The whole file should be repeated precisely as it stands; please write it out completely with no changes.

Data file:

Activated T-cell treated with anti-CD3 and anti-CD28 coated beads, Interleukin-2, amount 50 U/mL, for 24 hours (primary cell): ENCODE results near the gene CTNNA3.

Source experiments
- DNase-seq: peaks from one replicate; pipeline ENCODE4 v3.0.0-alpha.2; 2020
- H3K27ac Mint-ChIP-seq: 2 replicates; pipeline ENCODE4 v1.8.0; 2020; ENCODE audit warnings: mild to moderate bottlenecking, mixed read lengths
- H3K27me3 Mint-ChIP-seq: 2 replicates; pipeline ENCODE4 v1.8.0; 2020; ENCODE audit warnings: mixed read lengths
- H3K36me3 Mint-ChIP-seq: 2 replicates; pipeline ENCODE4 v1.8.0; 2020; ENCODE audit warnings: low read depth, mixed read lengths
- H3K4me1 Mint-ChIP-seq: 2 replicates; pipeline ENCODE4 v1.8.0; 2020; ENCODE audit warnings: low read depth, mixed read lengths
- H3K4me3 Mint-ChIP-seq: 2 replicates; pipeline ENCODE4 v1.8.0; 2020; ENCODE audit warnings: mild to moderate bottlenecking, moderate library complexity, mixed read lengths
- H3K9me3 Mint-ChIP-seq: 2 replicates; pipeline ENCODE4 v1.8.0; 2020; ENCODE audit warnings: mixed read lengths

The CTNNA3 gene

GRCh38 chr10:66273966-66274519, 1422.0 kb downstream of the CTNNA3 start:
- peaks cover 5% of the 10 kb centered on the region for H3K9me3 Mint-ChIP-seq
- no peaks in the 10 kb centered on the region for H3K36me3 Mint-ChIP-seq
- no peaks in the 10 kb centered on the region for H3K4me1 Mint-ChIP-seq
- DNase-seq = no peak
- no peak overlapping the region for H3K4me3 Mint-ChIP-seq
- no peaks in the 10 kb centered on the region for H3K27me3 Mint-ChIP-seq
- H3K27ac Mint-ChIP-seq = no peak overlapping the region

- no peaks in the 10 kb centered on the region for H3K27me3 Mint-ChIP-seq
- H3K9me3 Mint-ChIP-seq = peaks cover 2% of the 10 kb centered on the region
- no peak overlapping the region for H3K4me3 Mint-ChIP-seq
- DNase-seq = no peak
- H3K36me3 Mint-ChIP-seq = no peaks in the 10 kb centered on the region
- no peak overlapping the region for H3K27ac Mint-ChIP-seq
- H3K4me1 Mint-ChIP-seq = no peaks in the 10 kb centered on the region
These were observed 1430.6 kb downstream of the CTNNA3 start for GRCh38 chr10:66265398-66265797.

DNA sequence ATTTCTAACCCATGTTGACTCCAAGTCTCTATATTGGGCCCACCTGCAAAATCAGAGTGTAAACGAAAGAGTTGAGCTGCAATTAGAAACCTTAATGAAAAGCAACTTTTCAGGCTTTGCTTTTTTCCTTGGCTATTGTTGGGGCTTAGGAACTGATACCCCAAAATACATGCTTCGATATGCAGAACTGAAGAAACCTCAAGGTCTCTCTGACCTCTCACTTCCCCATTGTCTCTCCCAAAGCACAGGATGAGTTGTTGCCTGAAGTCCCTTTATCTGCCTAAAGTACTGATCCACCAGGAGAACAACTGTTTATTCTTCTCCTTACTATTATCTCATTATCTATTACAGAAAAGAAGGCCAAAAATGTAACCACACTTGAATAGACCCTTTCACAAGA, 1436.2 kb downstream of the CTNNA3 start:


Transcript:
Activated T-cell treated with anti-CD3 and anti-CD28 coated beads, Interleukin-2, amount 50 U/mL, for 24 hours (primary cell): ENCODE results near the gene CTNNA3.

Source experiments
- DNase-seq: peaks from one replicate; pipeline ENCODE4 v3.0.0-alpha.2; 2020
- H3K27ac Mint-ChIP-seq: 2 replicates; pipeline ENCODE4 v1.8.0; 2020; ENCODE audit warnings: mild to moderate bottlenecking, mixed read lengths
- H3K27me3 Mint-ChIP-seq: 2 replicates; pipeline ENCODE4 v1.8.0; 2020; ENCODE audit warnings: mixed read lengths
- H3K36me3 Mint-ChIP-seq: 2 replicates; pipeline ENCODE4 v1.8.0; 2020; ENCODE audit warnings: low read depth, mixed read lengths
- H3K4me1 Mint-ChIP-seq: 2 replicates; pipeline ENCODE4 v1.8.0; 2020; ENCODE audit warnings: low read depth, mixed read lengths
- H3K4me3 Mint-ChIP-seq: 2 replicates; pipeline ENCODE4 v1.8.0; 2020; ENCODE audit warnings: mild to moderate bottlenecking, moderate library complexity, mixed read lengths
- H3K9me3 Mint-ChIP-seq: 2 replicates; pipeline ENCODE4 v1.8.0; 2020; ENCODE audit warnings: mixed read lengths

The CTNNA3 gene

GRCh38 chr10:66273966-66274519, 1422.0 kb downstream of the CTNNA3 start:
- peaks cover 5% of the 10 kb centered on the region for H3K9me3 Mint-ChIP-seq
- no peaks in the 10 kb centered on the region for H3K36me3 Mint-ChIP-seq
- no peaks in the 10 kb centered on the region for H3K4me1 Mint-ChIP-seq
- DNase-seq = no peak
- no peak overlapping the region for H3K4me3 Mint-ChIP-seq
- no peaks in the 10 kb centered on the region for H3K27me3 Mint-ChIP-seq
- H3K27ac Mint-ChIP-seq = no peak overlapping the region

- no peaks in the 10 kb centered on the region for H3K27me3 Mint-ChIP-seq
- H3K9me3 Mint-ChIP-seq = peaks cover 2% of the 10 kb centered on the region
- no peak overlapping the region for H3K4me3 Mint-ChIP-seq
- DNase-seq = no peak
- H3K36me3 Mint-ChIP-seq = no peaks in the 10 kb centered on the region
- no peak overlapping the region for H3K27ac Mint-ChIP-seq
- H3K4me1 Mint-ChIP-seq = no peaks in the 10 kb centered on the region
These were observed 1430.6 kb downstream of the CTNNA3 start for GRCh38 chr10:66265398-66265797.

DNA sequence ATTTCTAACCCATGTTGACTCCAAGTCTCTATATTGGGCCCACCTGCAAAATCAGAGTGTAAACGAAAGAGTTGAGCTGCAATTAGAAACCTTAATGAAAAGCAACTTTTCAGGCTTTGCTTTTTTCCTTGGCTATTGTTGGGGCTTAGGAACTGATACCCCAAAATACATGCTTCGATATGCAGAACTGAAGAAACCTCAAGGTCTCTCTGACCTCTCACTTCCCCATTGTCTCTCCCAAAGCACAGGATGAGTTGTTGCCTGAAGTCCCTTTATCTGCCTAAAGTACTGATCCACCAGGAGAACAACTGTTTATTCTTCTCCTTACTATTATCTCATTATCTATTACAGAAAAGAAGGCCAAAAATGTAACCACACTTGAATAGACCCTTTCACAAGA, 1436.2 kb downstream of the CTNNA3 start: